Wildlife rehabilitation can be an incredibly rewarding experience but it’s time-consuming, costly and emotionally challenging. Wildlife rehabilitators, or carers, spend their time, own money and own resources to rescue, raise and rehabilitate native wildlife, so you need to think carefully before making a commitment.
Taking care of wildlife is very different from looking after a domestic pet like a cat or a dog. Our wildlife species are incredibly unique and so need special enclosures and very specific diets. They may also need frequent vet visits and they also suffer easily from stress which they do not readily show. Wildlife caring demands dedication and commitment for months, and sometimes years with certain species.
Caring for any native species requires specialised knowledge and experience and carers should register with DPIPWE’s Wildlife Management Branch. If you wish to care for Specially or Protected species, including microbats, platypuses, seabirds, raptors, penguins, echidnas, devils, wombats, bandicoots and reptiles, you must have a permit issued by the Department.
A nationally accredited introductory marsupial wildlife rehabilitation course is now available through TasTAFE. This course is suitable for beginners and those wishing to refresh their knowledge in marsupial rehabilitation.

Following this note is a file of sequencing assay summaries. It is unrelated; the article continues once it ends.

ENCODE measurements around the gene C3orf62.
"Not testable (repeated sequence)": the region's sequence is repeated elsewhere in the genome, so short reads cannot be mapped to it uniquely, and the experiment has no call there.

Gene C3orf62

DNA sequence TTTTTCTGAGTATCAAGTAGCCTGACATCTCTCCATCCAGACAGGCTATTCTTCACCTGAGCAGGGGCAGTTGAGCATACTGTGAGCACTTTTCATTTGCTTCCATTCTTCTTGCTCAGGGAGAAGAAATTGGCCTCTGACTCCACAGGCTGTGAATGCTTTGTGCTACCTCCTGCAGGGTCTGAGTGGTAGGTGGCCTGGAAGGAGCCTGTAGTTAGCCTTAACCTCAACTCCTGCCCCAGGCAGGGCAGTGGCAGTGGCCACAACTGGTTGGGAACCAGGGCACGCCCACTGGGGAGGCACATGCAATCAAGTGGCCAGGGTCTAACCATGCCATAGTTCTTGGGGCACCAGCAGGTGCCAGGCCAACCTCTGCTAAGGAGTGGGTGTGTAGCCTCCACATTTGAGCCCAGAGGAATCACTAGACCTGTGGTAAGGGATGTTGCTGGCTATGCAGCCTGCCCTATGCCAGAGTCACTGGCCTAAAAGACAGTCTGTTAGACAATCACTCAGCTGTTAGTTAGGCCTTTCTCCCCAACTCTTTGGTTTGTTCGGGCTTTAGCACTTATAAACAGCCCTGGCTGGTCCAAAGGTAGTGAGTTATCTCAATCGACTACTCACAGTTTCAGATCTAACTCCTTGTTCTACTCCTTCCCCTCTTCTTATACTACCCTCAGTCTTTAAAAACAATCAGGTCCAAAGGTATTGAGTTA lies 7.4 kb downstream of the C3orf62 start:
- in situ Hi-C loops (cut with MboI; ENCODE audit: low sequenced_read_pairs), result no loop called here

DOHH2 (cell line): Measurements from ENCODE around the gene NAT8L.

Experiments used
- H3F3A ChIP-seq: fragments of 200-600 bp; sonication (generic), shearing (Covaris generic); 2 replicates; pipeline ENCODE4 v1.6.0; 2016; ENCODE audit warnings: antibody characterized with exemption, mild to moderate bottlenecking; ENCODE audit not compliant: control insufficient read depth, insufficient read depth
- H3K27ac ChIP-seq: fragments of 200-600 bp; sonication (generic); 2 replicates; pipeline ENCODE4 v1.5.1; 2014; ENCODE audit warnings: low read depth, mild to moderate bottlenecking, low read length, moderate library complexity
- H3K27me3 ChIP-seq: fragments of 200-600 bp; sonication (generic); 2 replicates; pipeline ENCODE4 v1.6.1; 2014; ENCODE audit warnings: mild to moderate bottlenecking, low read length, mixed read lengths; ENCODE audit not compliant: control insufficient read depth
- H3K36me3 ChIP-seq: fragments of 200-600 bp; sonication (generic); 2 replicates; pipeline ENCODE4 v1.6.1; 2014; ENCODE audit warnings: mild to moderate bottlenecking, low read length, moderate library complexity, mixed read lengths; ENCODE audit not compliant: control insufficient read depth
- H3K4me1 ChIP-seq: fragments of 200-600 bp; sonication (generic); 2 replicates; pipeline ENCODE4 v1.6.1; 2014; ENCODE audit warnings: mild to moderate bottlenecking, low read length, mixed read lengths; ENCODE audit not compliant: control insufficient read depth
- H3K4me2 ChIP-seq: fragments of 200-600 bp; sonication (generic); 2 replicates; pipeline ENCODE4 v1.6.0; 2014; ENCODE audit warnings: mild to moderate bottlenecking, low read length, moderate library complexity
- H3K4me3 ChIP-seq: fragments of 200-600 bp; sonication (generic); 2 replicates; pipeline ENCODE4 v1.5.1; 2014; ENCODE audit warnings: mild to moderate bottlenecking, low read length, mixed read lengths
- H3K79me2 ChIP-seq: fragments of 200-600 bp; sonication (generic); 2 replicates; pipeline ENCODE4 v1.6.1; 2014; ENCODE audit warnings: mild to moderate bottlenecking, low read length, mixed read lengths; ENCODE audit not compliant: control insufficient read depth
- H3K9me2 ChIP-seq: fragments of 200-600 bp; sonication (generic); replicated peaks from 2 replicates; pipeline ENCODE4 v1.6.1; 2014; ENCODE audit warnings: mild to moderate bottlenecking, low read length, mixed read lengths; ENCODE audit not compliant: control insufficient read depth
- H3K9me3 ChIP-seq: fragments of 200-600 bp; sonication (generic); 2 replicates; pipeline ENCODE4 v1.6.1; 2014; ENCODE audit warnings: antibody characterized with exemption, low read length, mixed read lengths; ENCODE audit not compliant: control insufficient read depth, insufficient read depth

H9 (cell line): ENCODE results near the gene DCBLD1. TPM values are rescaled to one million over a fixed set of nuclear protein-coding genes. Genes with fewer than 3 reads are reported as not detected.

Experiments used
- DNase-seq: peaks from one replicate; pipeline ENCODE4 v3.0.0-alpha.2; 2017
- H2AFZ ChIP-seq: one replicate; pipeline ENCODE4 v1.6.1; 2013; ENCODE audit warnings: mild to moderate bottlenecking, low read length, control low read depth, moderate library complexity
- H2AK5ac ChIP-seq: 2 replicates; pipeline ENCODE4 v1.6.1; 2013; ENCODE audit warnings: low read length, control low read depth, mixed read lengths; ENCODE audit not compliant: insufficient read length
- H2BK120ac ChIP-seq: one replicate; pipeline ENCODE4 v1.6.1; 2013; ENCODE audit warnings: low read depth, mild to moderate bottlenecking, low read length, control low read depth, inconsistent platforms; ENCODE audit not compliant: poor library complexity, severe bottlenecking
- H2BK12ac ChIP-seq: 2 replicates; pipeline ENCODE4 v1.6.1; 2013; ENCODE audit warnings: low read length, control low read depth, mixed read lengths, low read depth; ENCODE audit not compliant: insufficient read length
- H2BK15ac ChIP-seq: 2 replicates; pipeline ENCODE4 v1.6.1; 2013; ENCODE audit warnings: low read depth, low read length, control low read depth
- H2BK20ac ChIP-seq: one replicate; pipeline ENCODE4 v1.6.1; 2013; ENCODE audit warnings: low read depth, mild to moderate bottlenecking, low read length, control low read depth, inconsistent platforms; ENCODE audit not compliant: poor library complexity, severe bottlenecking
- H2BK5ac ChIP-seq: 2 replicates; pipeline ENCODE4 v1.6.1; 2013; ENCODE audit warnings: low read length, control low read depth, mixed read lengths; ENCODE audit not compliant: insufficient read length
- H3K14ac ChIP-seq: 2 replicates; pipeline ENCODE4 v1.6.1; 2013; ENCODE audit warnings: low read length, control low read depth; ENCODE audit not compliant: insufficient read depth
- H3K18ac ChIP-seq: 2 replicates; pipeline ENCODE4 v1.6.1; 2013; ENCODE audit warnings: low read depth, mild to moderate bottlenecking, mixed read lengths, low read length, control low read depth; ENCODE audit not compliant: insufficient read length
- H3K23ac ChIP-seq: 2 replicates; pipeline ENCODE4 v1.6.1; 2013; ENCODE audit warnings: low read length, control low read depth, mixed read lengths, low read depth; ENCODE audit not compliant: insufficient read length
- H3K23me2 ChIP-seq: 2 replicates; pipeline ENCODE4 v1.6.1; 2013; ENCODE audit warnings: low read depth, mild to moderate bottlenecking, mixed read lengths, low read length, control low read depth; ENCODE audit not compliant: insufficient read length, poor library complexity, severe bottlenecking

For more information see the TasTAFE brochure below, or contact TasTAFE, Wildlife Management Branch or Bonorong for more information.
Download the TasTAFE Wildlife Rehabilitation Course brochure NB The course is currently in hiatus but will return in 2021.
Most rehabilitators start with partly protected pademelons, wallabies or brushtail possums. Their protected status relates to the numbers of animals in the population and how vulnerable they are, and does not relate in any way to the level of care and knowledge required. All native species need a high degree of knowledge and expertise to be raised successfully.
To find out more you can download our Wildlife Rehabilitation – A volunteer’s guide
The TWRC recommends talking to your local rehabilitation group and perhaps visiting with individual rehabilitators in your area.
If you still think you’re up for the challenge, consider:
Do you have the time?
Caring for wildlife is often an around-the-clock job.
Feeding – Recovering animals need to be fed several times a day and, in the case of joeys and baby birds, often through the night as well, so their milks will need to be prepared or food for older animals collected in advance. If the time you can commit is limited, young animals may not be the best option.
Cleaning – Just like human babies, animals need their artificial pouches changed multiple times each day and washed regularly. In the case of older animals, cages and bedding need to be changed and cleaned at least once a day.
Medications – Many animals are sick, injured or just too young to survive on their own and so vets will often prescribe medications to treat their various conditions. These medications may need to be administered numerous times or at very specific times throughout the day.